Legal case citation, though subject to an amount of variance, follows a general pattern illustrated by the following example:
Apple v. Banana, 21 Mk Blv 986 (2021).
That means the case involved the parties Apple and Banana, and it can be found in volume 21 of Make Believe, page 986, and that it was decided in 2021.
To use an example from real life:
Miranda v. Arizona, 384 U.S. 436 (1966).
So, Miranda was one, and the State of Arizona was the other. It's in volume 384 of the United States Reporter, page 436, and it was decided in 1966.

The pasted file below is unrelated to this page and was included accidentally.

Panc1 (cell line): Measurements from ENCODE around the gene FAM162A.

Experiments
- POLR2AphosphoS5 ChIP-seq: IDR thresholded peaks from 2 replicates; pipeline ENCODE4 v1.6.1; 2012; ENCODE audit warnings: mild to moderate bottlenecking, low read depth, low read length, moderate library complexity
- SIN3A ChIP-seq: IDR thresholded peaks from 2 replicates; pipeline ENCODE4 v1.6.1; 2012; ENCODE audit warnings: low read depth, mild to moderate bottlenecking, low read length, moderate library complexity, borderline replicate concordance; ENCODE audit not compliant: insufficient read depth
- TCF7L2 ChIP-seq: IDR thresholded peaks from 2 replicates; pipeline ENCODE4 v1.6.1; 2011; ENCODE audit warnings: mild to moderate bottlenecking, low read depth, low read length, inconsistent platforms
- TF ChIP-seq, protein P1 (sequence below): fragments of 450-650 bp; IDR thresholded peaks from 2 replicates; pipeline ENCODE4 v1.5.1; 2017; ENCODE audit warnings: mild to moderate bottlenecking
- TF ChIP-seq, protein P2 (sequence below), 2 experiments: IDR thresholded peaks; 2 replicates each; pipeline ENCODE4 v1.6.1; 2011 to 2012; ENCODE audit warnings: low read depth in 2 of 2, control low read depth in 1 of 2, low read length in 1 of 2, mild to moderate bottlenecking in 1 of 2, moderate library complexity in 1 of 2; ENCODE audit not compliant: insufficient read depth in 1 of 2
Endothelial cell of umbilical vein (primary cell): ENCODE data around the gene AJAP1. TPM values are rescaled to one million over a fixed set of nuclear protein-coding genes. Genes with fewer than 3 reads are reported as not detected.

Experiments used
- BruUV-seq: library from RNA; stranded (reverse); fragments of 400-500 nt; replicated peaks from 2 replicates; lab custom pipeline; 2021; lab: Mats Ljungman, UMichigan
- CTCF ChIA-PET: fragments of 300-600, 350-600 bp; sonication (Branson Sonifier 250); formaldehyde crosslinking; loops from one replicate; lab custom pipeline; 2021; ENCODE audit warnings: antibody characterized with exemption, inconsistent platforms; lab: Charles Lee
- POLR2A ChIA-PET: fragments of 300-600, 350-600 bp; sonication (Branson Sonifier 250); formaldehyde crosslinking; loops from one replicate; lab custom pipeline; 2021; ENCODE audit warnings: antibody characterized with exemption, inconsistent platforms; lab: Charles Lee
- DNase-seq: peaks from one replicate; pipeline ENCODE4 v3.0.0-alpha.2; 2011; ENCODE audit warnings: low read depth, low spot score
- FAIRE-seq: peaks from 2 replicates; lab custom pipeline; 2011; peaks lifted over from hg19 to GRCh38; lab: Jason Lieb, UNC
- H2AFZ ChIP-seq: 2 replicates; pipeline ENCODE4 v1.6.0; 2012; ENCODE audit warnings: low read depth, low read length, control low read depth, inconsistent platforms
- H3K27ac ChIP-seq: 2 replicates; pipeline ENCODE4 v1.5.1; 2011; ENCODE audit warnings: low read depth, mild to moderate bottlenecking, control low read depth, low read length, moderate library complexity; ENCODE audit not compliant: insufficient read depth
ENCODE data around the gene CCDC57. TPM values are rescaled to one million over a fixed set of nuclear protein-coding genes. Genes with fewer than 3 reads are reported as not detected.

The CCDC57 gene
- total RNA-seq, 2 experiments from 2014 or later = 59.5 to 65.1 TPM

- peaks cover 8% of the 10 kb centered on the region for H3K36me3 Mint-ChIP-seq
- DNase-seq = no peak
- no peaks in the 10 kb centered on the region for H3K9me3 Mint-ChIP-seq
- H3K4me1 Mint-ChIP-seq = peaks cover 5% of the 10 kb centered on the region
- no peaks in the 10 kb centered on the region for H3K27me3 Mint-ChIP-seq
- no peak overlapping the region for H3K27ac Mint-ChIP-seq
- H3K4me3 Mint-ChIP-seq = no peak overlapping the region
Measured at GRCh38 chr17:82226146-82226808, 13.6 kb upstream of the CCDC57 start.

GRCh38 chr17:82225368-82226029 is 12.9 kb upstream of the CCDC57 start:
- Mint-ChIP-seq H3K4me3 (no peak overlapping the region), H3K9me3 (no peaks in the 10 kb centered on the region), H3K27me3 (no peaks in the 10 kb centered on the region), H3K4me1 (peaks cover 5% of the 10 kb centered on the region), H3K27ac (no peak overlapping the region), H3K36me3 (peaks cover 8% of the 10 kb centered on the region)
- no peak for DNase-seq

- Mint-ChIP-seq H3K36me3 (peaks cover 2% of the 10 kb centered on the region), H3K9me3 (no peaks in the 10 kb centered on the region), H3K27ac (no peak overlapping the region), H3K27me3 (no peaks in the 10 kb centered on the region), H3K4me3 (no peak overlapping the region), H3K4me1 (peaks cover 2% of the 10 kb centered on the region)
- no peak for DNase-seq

Some volumes have multiple series, so you'll see something like Cal App 3rd, which stands for the California Appellate Reporter, third series. In many instances, these indices are not government sponsored, but rather are compiled by third parties. Because these works are not protected by copyright, anyone can print them, and so there are often competing volumes. In such cases, it is customary to site important cases in several or even all of the major reports for the jurisdiction.